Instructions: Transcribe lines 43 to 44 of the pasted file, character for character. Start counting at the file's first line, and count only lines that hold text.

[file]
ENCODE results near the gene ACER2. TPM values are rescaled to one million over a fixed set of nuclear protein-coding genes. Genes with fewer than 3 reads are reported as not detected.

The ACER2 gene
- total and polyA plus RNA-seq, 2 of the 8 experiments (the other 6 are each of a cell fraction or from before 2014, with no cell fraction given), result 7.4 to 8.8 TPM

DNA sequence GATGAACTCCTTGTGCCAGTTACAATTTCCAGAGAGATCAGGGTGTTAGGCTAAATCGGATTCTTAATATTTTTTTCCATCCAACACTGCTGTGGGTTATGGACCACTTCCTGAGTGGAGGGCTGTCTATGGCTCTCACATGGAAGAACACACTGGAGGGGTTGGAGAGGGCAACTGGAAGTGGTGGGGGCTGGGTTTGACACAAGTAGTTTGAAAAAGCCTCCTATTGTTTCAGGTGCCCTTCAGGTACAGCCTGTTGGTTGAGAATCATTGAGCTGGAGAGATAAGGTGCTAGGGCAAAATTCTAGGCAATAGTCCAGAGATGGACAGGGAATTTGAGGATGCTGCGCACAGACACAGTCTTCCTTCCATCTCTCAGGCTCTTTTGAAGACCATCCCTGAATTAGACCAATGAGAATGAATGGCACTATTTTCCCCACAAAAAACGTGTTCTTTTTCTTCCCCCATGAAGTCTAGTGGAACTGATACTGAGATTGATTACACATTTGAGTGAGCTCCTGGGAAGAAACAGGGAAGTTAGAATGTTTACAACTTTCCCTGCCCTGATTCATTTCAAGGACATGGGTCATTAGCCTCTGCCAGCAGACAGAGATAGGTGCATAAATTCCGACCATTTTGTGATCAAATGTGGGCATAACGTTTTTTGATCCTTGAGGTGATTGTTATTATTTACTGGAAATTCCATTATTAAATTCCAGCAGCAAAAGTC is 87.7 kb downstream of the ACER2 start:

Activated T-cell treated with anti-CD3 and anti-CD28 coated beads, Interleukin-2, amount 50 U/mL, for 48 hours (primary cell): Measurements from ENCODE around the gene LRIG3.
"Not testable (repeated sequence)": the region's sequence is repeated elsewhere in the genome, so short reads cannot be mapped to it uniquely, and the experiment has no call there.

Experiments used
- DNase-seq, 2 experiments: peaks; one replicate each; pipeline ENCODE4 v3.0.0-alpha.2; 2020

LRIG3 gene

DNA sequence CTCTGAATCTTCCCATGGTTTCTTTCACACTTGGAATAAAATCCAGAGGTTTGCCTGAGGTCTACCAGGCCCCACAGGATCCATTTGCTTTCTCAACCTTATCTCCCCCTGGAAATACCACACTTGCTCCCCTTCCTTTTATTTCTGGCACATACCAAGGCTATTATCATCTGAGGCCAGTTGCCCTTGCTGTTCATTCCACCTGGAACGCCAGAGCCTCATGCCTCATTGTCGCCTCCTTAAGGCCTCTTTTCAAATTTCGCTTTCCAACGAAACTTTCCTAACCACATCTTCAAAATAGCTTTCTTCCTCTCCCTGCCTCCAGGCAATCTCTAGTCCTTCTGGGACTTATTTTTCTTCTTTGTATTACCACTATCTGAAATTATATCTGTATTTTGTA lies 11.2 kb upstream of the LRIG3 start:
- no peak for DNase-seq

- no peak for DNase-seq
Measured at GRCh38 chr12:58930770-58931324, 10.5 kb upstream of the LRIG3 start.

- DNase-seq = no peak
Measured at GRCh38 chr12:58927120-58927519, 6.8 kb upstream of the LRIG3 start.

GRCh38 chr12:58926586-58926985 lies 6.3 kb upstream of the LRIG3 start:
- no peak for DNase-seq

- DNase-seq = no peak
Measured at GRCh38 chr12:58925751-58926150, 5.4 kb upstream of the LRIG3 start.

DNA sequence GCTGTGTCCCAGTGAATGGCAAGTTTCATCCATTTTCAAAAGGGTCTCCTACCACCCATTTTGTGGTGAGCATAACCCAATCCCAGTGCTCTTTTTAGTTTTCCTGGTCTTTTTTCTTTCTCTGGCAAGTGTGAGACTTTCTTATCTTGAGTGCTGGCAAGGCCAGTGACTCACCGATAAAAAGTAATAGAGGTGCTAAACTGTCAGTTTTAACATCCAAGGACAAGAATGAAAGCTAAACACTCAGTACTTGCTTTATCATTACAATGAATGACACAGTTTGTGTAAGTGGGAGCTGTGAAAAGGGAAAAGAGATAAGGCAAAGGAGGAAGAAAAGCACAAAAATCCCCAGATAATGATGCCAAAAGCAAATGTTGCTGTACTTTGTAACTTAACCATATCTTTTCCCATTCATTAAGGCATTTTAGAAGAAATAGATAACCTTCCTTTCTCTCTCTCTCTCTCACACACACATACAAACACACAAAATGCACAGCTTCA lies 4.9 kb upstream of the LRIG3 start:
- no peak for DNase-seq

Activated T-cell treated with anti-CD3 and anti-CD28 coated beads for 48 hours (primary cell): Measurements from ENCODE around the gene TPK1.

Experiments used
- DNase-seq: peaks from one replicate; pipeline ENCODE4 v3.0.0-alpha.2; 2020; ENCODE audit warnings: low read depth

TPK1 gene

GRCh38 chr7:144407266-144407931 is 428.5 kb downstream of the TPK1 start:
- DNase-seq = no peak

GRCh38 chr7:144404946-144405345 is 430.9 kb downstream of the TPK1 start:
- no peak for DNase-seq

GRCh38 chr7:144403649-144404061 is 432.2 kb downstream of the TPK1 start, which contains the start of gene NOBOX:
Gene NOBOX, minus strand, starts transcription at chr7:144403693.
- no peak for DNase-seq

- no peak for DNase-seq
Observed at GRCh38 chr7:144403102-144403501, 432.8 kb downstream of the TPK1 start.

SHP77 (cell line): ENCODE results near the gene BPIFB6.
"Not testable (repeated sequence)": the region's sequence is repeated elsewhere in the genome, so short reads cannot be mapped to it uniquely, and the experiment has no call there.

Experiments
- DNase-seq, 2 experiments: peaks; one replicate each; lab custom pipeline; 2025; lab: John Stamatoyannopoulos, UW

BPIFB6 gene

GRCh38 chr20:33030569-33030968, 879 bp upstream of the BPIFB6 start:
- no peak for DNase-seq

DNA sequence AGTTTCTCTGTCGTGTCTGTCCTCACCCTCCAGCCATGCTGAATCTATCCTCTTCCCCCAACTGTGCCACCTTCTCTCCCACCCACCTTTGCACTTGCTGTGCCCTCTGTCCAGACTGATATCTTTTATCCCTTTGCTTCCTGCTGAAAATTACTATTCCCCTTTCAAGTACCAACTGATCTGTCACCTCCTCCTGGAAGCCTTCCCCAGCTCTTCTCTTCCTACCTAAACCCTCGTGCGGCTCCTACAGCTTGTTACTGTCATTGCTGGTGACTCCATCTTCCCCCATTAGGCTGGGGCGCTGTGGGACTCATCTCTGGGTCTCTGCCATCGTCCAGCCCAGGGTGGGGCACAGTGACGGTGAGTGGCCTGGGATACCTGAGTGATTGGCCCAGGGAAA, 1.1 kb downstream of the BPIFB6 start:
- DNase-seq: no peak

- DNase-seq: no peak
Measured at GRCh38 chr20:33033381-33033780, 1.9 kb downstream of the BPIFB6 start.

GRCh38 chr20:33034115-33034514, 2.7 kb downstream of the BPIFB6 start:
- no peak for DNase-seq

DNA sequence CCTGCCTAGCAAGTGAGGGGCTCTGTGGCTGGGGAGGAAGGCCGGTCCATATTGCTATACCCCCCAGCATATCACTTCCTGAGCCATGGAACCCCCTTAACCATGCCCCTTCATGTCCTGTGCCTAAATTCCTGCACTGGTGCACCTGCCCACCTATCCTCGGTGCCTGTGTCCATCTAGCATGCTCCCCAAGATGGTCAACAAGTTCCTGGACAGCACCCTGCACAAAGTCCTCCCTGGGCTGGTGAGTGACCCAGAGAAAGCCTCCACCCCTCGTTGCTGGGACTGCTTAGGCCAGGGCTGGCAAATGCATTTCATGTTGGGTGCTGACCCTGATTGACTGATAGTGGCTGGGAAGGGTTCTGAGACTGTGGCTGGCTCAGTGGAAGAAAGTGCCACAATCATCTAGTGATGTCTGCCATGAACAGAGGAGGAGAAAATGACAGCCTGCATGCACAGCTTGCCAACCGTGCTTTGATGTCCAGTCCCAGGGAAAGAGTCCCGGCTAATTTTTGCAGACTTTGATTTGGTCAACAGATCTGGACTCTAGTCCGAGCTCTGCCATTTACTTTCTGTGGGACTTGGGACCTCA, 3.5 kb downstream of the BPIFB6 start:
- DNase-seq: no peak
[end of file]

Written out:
- DNase-seq: no peak

- DNase-seq: no peak